sharing our knowledge.
Photographic gallery.  Thousands of particles under the microscope.


The two grains in the center are garnets from Stonefield Beach State Park in Oregon. Note the cubic defects in the upper part of the lighter grain. The high relief on the brown garnet indicates a refractive index much higher than the 1,704 mounting medium. This garnet is dominated by the Andradite member of the garnet family.

Transmitted Oblique Off Crossed Circular Polarized Light


The Garnet group includes Pyrope, Almandine, Spessartine, Grossular, Andradite, Uvarovite, and Hydrogrossular. The first four have the general chemical composition X3Al2Si3O12 where X is Mg for Pyrope, Fe for Almandine, Mn for Spessartine, and Ca for Grossular. The chemical composition for Andradite is Ca3(Fe,Ti)2Si3O12. The chemical composition for Uvarovite is Ca3Cr2Si3O12. The chemical composition for Hydrogrossular is Ca3Al2Si2O8(SiO8)(1-m)(OH)4m. Almandine is the most common and refers to any garnet dominated by the end member almandine formulation. One example of almandine provided by Deer, Howe, and Zussman is Alm66Gro25Py5Sp4. The garnets form two basic solid solutions. The first is the "pyralspite" group, which consists of solid solutions of the first three listed above: Pyrope, Almandine, and Spessartine. The second is the "ugrandite" group, which consists of the other four: Grossular, Andradite, Uvarovite, and Hydrogrossular.

Significance in the Environment:

Rounded, smooth garnet grains indicate ocean beaches where the current has concentrated heavy minerals. Rounded grains with a frosted surface indicates wind blown processing. Rounded garnet grains are from natural sources rather than from the use of garnet as an abrasive. Sharp, angular grains are typical of mountain streams or rivers closer to the source of the minerals. Angular grains may be from sandpaper or grinding wheels being used for abrasive shaping or smoothing of wood, plastics, or metals. the most common abrasive garnets are almandite or andradite dominated garnets.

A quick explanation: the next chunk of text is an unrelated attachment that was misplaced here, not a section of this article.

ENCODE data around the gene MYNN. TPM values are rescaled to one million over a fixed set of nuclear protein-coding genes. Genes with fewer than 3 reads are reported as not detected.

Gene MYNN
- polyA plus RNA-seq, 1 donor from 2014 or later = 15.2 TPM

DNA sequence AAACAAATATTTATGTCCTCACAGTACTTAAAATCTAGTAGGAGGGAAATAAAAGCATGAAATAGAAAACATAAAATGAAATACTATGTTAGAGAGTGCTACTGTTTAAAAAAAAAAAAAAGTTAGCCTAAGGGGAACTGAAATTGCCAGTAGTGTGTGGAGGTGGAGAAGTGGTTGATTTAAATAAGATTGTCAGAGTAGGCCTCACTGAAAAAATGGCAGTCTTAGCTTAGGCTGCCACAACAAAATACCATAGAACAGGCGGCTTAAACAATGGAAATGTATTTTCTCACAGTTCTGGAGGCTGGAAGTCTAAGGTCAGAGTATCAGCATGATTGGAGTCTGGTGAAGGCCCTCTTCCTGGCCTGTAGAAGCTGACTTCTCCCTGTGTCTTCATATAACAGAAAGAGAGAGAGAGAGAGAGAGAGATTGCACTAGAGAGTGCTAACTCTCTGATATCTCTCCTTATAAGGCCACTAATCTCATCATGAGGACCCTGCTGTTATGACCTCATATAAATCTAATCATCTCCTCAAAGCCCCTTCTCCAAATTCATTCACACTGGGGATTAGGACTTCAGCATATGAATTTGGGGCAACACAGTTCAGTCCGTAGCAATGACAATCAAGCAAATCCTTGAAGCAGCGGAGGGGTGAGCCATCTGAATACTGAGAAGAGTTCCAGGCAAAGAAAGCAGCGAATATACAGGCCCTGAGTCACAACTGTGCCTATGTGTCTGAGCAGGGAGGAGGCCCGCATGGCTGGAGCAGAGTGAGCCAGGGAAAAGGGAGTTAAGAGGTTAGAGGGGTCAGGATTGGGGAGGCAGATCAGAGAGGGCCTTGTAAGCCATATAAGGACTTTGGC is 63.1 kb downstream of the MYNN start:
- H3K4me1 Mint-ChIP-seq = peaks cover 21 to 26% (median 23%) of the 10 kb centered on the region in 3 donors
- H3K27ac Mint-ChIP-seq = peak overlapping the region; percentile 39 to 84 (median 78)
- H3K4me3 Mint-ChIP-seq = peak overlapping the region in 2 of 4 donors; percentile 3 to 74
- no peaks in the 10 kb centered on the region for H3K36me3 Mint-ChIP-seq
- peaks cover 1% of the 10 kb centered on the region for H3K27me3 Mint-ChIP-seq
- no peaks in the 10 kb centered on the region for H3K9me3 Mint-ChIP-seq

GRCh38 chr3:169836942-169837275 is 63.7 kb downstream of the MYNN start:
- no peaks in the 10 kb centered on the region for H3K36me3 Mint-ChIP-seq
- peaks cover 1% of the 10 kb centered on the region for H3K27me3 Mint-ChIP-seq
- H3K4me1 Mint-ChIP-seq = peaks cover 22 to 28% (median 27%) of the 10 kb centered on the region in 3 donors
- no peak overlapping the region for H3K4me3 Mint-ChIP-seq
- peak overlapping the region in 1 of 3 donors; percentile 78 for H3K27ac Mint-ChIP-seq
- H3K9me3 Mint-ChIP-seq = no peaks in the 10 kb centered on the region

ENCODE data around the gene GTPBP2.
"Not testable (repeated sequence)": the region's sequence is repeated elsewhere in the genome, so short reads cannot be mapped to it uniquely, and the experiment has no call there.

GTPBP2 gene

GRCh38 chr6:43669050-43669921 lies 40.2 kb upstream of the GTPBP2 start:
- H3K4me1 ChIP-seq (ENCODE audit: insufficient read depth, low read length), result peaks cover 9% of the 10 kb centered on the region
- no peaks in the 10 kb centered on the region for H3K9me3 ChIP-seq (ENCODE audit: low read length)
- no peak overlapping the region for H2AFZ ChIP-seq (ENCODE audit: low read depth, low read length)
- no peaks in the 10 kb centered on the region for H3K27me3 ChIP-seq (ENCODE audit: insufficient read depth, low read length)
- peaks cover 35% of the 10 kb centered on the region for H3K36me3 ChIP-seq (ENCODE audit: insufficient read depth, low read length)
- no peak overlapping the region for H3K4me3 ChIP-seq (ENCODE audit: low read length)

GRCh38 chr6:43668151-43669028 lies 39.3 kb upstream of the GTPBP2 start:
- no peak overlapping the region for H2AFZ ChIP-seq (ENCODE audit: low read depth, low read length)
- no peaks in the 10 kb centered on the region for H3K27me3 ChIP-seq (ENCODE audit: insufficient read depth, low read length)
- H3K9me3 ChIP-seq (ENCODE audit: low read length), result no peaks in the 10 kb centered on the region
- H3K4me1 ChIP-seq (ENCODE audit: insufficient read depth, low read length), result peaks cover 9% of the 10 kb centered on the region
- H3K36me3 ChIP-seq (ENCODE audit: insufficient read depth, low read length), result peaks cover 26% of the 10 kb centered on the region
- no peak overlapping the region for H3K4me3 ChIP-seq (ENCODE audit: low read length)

Characteristic Features:

Garnets belongs to the cubic crystal system and are isotropic. The refractive indices for the different types of garnets are as follows:
Hydrogrossular 1.675 to 1.734; Colorless under the microscope;
Pyrope 1.714; Colorless to pink or purple under the microscope
Grossular 1.734; Generally Colorless under the microscope;
Spessartine 1.800; Colorless to pink or brown under the microscope
Almandine 1.830; Colorless to pinkish-red under the microscope;
Uvarovite 1.865; Green under the microscope
Andradite 1.887; Colorless to brown under the microscope
Their density generally exceeds 3.5 grams per cubic centimeter.

Associated Particles:

Garnets are a common mineral in heavy mineral beach sands (black sands) and strandline deposits. Magnetite, hornblende, tourmaline, zircon, ilmenite, monazite, chromite, etc. may be common associated particles. Garnets from sandpaper or disks may be associated with resin and with the abraded material being shaped or smoothed.


Deer, W. A., R. A. Howie, and J. Zussman, AN INTRODCUTION TO THE ROCK-FORMING MINERALS, ISBN 0-582-30094-0, pp. 31-46, 1992.

Brady, George S. and Henry R. Clauser, MATERIALS HANDBOOK, McGraw-Hill, ISBN 0-07-007069-5, pp.334-336, 1979.

Gillson, Joseph L. (editor-in-chief), INDUSTRIAL MINERALS AND ROCKS, American Institute of Mining, Metallurgial, and Petroleum Engineers, pp. 9-14, 1960.